Free vocational rehabilitation services are available for individuals receiving Social Security Disability Income (SSDI) and may include disbursements for up to four years of college education.
Many SSDI recipients are either unaware of the government sponsored vocational rehabilitation program or my have misconceptions about it. It is natural to think one may lose their SSDI as a result of going to school or to assume the application process is quite overwhelming.
In reality, the vocational rehabilitation program itself will not impact your benefits nor should it red flag you for a premature SSDI review. If and when you obtain gainful employment, your benefits then would be reviewed. But even at this point the SSA offers what is known as a trial work period, which has several benefits and protections.
How Does Vocation Rehabilitation Work
The Social Security Act allows SSA to pay vocational rehabilitation providers for providing funds and services to SSDI beneficiaries as long as certain conditions are met. Foremost, according to the SSA, “vocational rehabilitation services must result in the person’s return to work for at least nine continuous months at a substantial earnings level.”
Starting the vocational rehabilitation process first involves making an appointment with a counselor (see the related links at the end of this article). You may then receive a little paperwork in the mail, usually it’s minimal, and an appointment.
Approval: As an SSDI recipient you automatically qualify for vocational rehabilitation and may not need to offer much additional information. However, the actual approval process for the initial paperwork may take 30-60 days generally.
Time frame: Keep this time frame in mind when applying for vocational rehabilitation. If you wish to be completely approved in time for the school year, try applying for vocational rehabilitation at least 90 days in advance.
Documents: The one document you will need initially for your Vocational Rehabilitation application is your SSDI award letter. A copy of which can be obtained from any local Social Security Administration office.
First Visit: On the initial visit, the vocational rehabilitation counselor will likely talk with you a bit about your health problems, limitations, work experience as well as your career plans. Depending on the counselor you may get some preliminary feedback on your interests.
Requirements: Additionally, you will learn the requirements of the vocational rehabilitation program which may be similar to the following: 1) vocational related testing and counseling spread out over days or weeks 2) temporary part-term attendance to a job site for a week or two, or some other test of stamina to show one can physically function in the school environment 3) possibly a health assessment or some form of neuropsychological testing to determine what learning or psychological deficits you have if any.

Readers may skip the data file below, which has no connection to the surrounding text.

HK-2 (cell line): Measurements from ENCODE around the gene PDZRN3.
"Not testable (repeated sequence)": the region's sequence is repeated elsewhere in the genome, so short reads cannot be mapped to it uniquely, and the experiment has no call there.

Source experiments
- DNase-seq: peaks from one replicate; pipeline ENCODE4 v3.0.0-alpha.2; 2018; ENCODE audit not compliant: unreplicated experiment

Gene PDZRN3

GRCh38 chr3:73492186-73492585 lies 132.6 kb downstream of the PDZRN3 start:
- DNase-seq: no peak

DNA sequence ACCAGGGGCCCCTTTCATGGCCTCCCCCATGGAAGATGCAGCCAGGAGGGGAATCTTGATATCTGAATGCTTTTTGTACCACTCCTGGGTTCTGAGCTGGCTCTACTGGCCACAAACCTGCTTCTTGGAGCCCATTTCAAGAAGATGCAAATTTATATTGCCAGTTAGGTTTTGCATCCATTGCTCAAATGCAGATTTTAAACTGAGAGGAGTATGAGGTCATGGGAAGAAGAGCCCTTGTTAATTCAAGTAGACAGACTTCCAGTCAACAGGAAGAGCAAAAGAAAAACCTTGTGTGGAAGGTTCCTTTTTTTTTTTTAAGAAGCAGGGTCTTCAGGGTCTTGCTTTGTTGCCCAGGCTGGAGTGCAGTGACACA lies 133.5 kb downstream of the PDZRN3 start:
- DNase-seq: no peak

The vocational rehabilitation counselor will have you sign the necessary paperwork for release of medical records and so on, so you typically do not have to provide these documents yourself. If you have your SSDI award letter ready, she can promptly submit your vocational rehabilitation paperwork.
Approval: Finally, you wait for your approval letter and if approved you are scheduled for the vocational rehabilitation testing and counseling.
The Counselor, Friend or Foe?
Most complaints, just and not, concerning vocational rehabilitation seem to involve the counselor. Some have your best interests at heart but they also have job demands to meet.
It helps to understand a bit about the vocational rehabilitation counselor’s position, to enable her to become a better ally or to address problems, should they occur.
Vocational Rehabilitation Goals
Counselors have milestones to meet in closing active files, meaning individuals undergoing the vocational rehabilitation process. Once a person is in the workforce a certain amount of time, the vocational rehabilitation counselor’s job is done. The case file also changes status as you progress in vocational rehabilitation.
In a nutshell, the SSA provides for a trial work period of nine months whereas SSDI recipients can be gainfully employed and continue to receive benefits. Though an individual can go back on SSDI after that point, due to disability, passing this nine month trial is the preliminary employment goal for both SSA and vocational rehabilitation counselors.
Obviously, SSA wants a return on its investment in vocational rehabilitation, but due to the cost of SSDI and Medicare they tend to bend over backwards to get individuals back to work.
One problem that occurs is an overestimation or underestimation of one’s abilities by the local vocational rehabilitation office.
Another is encouraging people to pursue a career they may not really like. This is partly based on placement rates evaluated by the vocational rehabilitation office for various educational paths.
In some areas, placement rates are poor in computer programming, for example, and despite your interest and aptitude in the field, you may be discouraged from pursuing such a career path.
If this situation occurs and you can show you have the aptitude and/or experience for a particular field, lots of motivation and reasons you can succeed, ensure that you get this information across to the vocational rehabilitation counselor. In other words don’t always take no for an answer, when you have legitimate counterpoints.
–Typically vocational rehabilitation pays for college or training if you go full-time (12 credit hours or more).
—Compensation for schooling is generally based on community college rates.
–Typically online courses are not covered by SSA sponsored Vocational Rehabilitation.
Find Your Local Vocational Rehabilitation Office
Providers may be found through the SSA Web site or your state’s department of education. Additional vocational rehabilitation programs, such as those based on income, may exist in your area.